What does the role involve?

About the Controller and Auditor-General.

The audit function

The Auditor-General is responsible for auditing all public entities. This includes:

  • government departments – such as Inland Revenue and the Ministry of Education;
  • Crown entities – such as the Commerce Commission, district health boards, the New Zealand Tourism Board, and all school boards of trustees;
  • State-owned enterprises – entities that are owned by the Government and have a strong commercial focus, such as New Zealand Post Limited or Airways Corporation of New Zealand Limited;
  • local authorities and their subsidiaries – city, district, and regional councils, and council-controlled organisations such as charitable trusts and incorporated societies associated with local authorities; and
  • statutory boards and other public bodies – such as airport authorities and reserve boards.

The Auditor-General audits about 3800 public entities, almost 3000 of which are schools or very small entities.

What is the Auditor-General looking for?

The Auditor-General’s work is designed to give assurance to Parliament, public entities, and members of the public, that public entities are fairly reflecting the results of their activities in their annual reports.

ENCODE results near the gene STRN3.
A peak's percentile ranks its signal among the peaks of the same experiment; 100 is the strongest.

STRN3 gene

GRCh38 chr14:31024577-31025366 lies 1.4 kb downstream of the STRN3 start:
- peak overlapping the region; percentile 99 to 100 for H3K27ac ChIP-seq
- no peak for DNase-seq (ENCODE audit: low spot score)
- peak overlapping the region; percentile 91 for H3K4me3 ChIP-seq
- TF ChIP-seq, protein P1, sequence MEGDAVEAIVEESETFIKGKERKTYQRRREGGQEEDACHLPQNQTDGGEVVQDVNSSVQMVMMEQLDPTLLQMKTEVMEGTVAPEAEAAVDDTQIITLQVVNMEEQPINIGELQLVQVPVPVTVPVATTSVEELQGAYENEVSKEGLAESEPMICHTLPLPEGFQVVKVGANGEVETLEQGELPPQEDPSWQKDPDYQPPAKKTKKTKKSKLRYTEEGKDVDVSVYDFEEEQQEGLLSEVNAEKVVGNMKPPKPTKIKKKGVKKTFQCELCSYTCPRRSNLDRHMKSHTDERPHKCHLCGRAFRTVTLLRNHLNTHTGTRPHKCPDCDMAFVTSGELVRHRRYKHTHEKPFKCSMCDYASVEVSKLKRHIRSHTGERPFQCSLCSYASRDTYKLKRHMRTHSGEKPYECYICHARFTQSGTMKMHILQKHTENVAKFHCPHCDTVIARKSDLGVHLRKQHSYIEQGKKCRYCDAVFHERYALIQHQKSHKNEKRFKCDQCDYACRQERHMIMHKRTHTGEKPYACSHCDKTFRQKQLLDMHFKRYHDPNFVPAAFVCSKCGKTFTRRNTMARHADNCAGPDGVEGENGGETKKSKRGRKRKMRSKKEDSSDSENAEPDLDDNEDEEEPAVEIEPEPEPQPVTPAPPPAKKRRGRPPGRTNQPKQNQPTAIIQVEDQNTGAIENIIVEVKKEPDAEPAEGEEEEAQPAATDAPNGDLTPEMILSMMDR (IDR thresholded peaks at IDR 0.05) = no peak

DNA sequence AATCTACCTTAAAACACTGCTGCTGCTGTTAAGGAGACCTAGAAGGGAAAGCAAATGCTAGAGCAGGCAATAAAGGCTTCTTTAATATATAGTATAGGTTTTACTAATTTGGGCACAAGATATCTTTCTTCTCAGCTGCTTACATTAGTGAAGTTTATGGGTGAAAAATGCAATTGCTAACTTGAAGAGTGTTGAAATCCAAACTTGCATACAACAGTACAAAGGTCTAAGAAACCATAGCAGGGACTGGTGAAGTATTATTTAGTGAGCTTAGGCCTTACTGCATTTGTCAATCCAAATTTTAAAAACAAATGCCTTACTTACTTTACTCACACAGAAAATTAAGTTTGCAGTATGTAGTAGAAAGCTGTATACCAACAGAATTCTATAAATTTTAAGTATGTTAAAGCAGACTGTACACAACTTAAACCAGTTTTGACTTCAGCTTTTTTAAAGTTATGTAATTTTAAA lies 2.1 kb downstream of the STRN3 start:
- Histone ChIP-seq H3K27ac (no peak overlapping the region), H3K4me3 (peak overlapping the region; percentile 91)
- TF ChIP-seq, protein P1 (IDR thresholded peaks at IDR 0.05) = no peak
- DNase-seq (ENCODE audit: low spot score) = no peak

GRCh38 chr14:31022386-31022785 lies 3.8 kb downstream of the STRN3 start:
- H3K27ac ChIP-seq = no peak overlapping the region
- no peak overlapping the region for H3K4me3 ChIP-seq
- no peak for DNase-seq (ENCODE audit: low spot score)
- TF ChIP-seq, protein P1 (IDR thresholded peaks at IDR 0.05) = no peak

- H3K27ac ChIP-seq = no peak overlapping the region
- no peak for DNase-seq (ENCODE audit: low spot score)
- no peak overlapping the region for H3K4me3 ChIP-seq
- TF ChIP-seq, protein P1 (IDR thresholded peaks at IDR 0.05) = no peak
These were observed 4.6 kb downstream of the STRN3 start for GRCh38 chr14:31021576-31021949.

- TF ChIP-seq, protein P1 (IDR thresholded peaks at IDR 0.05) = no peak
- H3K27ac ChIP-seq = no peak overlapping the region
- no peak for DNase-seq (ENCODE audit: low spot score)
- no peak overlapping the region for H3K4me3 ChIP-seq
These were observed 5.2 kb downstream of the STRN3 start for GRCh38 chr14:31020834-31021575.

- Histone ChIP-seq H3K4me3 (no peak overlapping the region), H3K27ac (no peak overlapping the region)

The Auditor-General also keeps an eye on whether public entities are carrying out their activities effectively and efficiently, as well as on matters of waste, integrity, legislative compliance, and financial prudence in the public sector.

The Controller function

The Controller function supports the important constitutional principle that the Government cannot spend, borrow, or impose a tax without Parliament’s approval. The government can only spend money that Parliament has approved through what are known as "appropriations".

The Controller function provides independent assurance to Parliament that the expenses and capital expenditure of government departments and officers of Parliament are lawful and in the scope, amount, and period of the appropriation or other authority.

The main features of the Controller function are:

  • The Treasury must supply monthly statements to the Auditor-General to examine whether expenses and capital expenditure have been incurred in keeping with appropriations or other authority.
  • The Auditor-General can direct a Minister to report to the House of Representatives if the Auditor-General believes that any expenditure incurred is unlawful or applied for a purpose that is not in the scope, amount, or period of an appropriation or other statutory authority.
  • The Auditor-General can stop payments from a Crown bank account or a departmental bank account to prevent money from being used for a purpose that is unlawful or inconsistent with any appropriation or other statutory authority.

Page last updated: 13 April 2017

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